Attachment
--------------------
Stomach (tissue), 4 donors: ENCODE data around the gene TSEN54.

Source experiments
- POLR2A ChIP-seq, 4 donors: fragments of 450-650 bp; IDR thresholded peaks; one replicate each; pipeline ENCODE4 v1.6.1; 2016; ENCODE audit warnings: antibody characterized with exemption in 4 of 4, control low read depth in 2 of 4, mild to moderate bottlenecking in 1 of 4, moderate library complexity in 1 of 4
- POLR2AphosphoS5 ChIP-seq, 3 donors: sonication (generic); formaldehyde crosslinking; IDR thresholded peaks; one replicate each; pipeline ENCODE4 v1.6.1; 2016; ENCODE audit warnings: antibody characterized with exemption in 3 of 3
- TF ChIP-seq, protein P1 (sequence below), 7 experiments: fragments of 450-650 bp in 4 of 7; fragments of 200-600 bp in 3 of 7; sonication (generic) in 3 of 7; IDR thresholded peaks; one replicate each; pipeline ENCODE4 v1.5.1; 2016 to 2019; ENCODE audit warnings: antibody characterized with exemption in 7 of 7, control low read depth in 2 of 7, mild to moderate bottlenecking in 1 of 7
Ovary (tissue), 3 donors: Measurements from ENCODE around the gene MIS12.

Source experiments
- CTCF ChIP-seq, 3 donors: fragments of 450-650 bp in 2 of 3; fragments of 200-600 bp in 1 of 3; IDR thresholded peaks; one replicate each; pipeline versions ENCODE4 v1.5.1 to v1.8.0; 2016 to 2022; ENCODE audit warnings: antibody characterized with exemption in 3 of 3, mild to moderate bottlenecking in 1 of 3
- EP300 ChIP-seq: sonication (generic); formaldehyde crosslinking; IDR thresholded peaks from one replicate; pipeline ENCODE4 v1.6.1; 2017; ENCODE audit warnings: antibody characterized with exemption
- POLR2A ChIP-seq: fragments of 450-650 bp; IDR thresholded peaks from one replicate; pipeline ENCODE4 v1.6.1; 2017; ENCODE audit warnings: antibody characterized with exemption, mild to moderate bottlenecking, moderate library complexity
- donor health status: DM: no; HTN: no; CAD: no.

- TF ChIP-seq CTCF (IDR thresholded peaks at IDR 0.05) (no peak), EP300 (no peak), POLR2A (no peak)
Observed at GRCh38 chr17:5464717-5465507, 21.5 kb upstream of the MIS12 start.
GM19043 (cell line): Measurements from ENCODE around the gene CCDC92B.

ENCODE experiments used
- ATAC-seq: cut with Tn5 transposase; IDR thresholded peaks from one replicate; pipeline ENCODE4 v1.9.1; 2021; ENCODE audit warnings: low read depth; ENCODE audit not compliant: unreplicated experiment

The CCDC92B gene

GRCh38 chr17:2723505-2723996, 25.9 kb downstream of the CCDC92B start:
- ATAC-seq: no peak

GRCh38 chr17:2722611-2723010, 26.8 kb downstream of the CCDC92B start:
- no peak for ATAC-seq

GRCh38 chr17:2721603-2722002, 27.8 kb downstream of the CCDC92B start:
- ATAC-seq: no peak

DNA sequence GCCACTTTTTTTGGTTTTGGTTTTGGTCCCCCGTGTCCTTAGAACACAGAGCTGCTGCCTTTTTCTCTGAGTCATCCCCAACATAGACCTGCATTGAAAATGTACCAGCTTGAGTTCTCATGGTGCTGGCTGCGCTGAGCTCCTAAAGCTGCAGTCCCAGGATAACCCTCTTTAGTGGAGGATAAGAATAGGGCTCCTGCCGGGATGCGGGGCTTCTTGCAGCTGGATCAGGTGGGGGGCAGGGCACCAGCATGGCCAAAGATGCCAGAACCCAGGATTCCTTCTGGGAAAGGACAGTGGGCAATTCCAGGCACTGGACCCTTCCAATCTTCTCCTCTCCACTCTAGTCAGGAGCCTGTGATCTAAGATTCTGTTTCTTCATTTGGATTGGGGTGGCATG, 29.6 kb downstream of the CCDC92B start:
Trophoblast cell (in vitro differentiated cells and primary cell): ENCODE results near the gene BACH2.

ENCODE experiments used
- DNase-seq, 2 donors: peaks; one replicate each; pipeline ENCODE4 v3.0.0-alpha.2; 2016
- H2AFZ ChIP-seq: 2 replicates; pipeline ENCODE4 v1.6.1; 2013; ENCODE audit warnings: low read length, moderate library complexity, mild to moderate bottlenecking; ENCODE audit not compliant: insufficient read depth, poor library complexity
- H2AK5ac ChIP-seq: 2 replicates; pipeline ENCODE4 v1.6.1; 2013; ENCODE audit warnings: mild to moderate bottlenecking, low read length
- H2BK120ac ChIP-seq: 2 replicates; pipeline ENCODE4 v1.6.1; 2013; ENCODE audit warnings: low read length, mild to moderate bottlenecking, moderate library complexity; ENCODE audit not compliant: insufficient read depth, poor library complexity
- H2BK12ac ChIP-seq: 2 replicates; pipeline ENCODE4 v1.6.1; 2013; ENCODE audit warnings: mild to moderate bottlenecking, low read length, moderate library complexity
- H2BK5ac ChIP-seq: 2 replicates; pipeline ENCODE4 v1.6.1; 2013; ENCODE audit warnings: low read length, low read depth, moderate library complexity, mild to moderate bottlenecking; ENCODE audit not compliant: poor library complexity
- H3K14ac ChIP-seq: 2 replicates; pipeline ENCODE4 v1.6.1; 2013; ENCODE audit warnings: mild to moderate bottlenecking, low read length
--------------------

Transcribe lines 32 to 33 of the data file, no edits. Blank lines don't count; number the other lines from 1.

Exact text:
- H2BK5ac ChIP-seq: 2 replicates; pipeline ENCODE4 v1.6.1; 2013; ENCODE audit warnings: low read length, low read depth, moderate library complexity, mild to moderate bottlenecking; ENCODE audit not compliant: poor library complexity
- H3K14ac ChIP-seq: 2 replicates; pipeline ENCODE4 v1.6.1; 2013; ENCODE audit warnings: mild to moderate bottlenecking, low read length